TDISH: Avoiding Nuclear War

On September 26, 1983, in the midst of heightened Cold War tensions between the United States and the Soviet Union, the USSR’s Oko early warning system for nuclear strikes went off, indicating that the US had fired five nuclear missiles.  Lieutenant Colonel Stanislav Petrov was the ranking officer on duty at the time and could have made a call to his superiors that would likely have triggered a nuclear war.  Instead, he recognized that the one-year old Oko system had bugs and could be mistaken.  He also thought it odd that the United States only launched five missiles.  If this was nuclear war, one would think that they would launch many more.  Petrov held off for a few minutes and was able to confirm that it was a false alarm.  The retired lieutenant colonel downplays his heroism, stating “I was in the right place at the right moment.”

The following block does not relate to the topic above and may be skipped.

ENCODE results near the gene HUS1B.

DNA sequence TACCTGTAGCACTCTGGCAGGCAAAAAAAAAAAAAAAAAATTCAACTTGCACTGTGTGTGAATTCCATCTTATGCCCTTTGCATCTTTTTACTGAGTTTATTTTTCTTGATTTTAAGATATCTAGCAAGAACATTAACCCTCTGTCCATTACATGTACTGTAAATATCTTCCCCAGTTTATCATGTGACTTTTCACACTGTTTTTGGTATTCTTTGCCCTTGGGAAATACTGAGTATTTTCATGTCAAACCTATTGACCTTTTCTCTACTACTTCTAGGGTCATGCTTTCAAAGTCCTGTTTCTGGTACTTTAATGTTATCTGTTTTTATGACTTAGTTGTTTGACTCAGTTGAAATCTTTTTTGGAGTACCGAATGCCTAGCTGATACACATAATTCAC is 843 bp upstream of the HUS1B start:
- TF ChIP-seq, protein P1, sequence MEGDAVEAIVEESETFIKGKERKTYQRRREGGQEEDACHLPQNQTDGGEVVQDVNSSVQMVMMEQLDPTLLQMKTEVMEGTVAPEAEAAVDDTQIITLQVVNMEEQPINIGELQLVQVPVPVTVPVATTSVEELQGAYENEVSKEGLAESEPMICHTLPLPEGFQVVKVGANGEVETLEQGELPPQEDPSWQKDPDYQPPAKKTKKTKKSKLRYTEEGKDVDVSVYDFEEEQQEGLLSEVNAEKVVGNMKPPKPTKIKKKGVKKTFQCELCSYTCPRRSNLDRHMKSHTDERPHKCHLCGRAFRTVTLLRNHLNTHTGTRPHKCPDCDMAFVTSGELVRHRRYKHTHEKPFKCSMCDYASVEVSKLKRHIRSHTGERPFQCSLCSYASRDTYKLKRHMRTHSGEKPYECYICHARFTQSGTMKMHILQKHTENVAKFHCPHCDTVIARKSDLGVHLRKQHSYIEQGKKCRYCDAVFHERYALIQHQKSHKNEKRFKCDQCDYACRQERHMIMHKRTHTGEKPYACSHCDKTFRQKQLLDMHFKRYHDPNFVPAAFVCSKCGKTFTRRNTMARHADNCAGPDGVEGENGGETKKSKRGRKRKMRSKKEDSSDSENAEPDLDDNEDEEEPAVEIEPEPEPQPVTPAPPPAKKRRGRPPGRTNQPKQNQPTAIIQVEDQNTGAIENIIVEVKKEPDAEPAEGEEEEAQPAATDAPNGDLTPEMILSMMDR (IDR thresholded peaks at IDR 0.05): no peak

Featured Image: “Stanslav Petrov.” By Petrow_semperoper2.JPG: Z thomasderivative work: Hic et nunc – This file was derived from  Petrow semperoper2.JPG:, CC BY-SA 3.0.
Source: Thomson, Iain. “30 years on: The day a computer glitch nearly caused World War III.The UK Register. 27 September 2013.
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